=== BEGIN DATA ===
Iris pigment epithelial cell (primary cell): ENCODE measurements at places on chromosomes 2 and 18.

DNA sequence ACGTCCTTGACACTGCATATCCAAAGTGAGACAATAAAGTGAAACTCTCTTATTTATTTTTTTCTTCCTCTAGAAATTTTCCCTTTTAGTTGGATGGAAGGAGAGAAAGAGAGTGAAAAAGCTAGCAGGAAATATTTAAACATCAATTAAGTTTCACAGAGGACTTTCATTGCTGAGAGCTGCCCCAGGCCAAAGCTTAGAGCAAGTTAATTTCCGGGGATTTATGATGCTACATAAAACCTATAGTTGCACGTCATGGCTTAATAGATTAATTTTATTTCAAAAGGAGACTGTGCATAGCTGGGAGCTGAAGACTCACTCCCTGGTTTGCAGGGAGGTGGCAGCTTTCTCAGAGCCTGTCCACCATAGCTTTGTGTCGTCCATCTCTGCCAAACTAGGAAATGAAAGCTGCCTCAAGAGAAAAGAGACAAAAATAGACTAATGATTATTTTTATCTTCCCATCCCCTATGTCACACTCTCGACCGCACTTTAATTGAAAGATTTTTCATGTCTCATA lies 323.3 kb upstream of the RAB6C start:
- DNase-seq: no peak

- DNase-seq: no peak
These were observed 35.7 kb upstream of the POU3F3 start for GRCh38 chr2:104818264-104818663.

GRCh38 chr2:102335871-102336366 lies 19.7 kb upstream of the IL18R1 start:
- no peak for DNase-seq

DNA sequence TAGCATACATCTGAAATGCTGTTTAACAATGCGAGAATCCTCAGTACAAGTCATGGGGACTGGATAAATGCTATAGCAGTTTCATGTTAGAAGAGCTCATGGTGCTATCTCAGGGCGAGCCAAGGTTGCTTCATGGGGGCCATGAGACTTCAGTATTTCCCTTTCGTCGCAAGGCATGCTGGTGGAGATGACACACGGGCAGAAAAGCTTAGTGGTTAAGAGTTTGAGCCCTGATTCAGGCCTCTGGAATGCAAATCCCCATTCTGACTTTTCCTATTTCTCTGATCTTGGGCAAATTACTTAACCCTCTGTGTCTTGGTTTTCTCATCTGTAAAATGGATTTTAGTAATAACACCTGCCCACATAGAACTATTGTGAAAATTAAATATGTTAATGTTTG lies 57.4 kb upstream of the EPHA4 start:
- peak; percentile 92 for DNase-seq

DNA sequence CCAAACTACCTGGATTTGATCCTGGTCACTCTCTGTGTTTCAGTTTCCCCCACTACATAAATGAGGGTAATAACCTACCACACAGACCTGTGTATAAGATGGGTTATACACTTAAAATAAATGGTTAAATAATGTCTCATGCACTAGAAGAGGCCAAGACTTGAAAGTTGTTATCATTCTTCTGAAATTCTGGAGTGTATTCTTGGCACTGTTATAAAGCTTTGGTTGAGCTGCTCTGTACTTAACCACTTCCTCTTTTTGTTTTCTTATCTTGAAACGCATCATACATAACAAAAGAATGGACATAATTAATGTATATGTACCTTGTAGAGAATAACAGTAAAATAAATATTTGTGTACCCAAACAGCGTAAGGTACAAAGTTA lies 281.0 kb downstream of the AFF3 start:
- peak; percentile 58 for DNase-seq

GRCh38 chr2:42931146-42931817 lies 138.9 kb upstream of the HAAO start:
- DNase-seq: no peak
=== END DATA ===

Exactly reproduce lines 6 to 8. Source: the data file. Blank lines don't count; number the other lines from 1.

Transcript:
GRCh38 chr2:102335871-102336366 lies 19.7 kb upstream of the IL18R1 start:
- no peak for DNase-seq

DNA sequence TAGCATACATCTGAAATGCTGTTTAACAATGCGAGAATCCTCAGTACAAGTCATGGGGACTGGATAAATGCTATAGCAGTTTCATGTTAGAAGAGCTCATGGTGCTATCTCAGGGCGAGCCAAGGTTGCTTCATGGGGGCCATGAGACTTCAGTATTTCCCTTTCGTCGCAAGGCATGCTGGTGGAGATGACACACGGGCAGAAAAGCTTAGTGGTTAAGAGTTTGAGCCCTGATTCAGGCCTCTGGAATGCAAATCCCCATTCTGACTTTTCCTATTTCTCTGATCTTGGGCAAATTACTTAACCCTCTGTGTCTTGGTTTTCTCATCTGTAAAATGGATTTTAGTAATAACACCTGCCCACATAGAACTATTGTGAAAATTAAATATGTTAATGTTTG lies 57.4 kb upstream of the EPHA4 start: